My guest today is Rabbi Michael Lerner, editor of Tikkun Magazine and co-chair of The Network of Spiritual Progressives [NSP]. Welcome to OpEdNews, Michael. NSP is hosting a national interfaith conference in June. Can you tell our readers about the network and the conference?
Rabbi Michael Lerner
We are convening a conference in Washington D.C. June 11-14 co-sponsored by The Nation magazine, Common Cause, Code Pink, Peace Action, the Washington Peace Center, Progressive Democrats of America, OpEdNews, the Institute for Policy Studies, Yes! magazine and many more--because liberals and progressives need a new strategy in the Obama years. This conference is a way that activists and those working for social change can come together to participate on the ground floor of shaping that strategy. We'll also be having a demonstration at the White House on June 13 as part of this conference.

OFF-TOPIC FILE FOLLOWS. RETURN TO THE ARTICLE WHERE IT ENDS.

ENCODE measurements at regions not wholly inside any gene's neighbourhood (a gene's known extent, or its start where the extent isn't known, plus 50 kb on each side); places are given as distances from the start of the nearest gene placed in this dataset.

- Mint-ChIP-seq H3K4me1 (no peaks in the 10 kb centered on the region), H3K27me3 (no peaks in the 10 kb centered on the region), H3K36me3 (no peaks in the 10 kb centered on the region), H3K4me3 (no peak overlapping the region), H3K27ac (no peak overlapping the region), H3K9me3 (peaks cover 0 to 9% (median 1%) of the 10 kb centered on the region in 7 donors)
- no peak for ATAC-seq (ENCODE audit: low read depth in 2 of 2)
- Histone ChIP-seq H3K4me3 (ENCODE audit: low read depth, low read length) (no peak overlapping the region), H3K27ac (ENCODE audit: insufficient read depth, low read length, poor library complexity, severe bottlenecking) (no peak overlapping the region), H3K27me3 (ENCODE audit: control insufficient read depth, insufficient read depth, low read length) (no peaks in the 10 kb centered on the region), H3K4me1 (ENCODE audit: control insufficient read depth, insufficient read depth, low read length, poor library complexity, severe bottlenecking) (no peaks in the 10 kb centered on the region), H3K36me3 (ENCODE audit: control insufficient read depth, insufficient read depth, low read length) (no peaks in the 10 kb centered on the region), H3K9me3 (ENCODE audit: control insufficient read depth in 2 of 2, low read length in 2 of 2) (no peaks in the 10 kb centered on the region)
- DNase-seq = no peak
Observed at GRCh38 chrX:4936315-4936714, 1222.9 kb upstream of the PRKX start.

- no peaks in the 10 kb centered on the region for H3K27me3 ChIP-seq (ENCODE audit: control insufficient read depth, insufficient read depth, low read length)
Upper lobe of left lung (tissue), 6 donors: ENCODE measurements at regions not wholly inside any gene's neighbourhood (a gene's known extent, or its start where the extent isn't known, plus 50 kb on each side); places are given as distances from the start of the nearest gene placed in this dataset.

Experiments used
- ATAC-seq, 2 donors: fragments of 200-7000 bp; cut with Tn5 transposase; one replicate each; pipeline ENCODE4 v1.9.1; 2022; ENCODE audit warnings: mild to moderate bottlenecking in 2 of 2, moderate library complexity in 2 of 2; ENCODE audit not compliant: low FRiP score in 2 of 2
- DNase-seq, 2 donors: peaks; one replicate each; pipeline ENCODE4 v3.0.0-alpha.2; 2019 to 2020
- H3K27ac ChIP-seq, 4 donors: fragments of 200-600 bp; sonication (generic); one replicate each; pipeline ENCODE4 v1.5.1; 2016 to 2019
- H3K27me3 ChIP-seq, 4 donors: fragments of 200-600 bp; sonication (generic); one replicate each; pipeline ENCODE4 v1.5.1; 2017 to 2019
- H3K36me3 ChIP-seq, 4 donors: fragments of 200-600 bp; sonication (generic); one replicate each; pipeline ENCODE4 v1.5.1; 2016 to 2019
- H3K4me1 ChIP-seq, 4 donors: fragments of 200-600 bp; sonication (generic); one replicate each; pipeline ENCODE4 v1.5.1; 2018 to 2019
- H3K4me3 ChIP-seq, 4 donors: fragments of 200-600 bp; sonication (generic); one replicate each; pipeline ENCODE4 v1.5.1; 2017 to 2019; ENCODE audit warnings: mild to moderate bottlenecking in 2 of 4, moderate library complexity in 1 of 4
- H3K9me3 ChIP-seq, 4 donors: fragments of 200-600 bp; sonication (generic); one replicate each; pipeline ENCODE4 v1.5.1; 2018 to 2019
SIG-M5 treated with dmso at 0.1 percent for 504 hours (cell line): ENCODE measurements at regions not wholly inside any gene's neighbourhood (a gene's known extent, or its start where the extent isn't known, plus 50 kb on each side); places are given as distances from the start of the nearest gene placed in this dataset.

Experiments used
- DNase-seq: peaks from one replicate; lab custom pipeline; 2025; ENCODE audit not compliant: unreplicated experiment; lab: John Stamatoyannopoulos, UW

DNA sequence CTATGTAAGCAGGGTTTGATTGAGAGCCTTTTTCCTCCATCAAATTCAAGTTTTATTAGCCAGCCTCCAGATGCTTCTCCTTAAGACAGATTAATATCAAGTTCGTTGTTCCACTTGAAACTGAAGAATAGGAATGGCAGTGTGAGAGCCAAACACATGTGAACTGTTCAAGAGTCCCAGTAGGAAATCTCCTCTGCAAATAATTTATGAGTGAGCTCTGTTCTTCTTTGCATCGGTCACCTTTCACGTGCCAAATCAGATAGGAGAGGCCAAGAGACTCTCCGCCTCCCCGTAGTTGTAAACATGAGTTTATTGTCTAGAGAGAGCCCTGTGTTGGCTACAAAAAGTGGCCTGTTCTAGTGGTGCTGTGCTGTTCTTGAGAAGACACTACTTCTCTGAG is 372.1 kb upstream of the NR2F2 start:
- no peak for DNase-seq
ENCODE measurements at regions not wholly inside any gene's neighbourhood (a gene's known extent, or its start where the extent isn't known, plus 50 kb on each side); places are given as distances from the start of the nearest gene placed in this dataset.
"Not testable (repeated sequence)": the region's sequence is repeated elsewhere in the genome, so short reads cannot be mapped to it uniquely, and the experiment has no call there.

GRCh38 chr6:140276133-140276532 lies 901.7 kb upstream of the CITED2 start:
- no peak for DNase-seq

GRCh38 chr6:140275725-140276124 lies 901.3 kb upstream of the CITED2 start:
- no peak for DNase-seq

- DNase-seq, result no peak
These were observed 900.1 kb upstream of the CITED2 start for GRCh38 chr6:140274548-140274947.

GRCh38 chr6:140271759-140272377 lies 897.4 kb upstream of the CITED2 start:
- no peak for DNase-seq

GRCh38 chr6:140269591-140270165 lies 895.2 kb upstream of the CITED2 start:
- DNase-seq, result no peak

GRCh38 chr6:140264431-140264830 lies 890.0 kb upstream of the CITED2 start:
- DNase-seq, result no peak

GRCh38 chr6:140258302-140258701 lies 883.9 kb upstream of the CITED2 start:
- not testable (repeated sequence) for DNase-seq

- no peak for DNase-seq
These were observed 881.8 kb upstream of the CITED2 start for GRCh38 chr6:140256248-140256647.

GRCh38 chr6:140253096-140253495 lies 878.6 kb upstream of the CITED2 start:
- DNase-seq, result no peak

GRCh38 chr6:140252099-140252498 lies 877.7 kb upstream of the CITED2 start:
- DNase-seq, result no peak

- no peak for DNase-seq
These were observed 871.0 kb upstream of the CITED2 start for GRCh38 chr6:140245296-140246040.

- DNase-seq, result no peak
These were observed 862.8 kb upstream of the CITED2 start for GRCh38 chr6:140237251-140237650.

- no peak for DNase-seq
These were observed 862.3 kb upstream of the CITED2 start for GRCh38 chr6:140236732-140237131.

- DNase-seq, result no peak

What's the basic premise of the conference, Michael?
Progressives who expected to be participating in the process of shaping the national discourse after the election of Obama have found themselves deeply disappointed and experiencing themselves as far less impactful than they had hoped to be during an Obama presidency.
The 2008 election revealed the great yearning of a majority of Americans for a world based on peace, social justice, generosity, environmental sanity, and recognition that our well-being is tied to the well-being of everyone else on the planet. To the extent that Obama and Congressional Democrats have failed to fight for a world based on those principles, and have at times moved in the opposite direction, they have opened up a chasm of despair, thereby creating the space for a racist and potentially quasi-fascist movement led by Sarah Palin and the Tea Party reactionaries.
What is the challenge American progressives face today?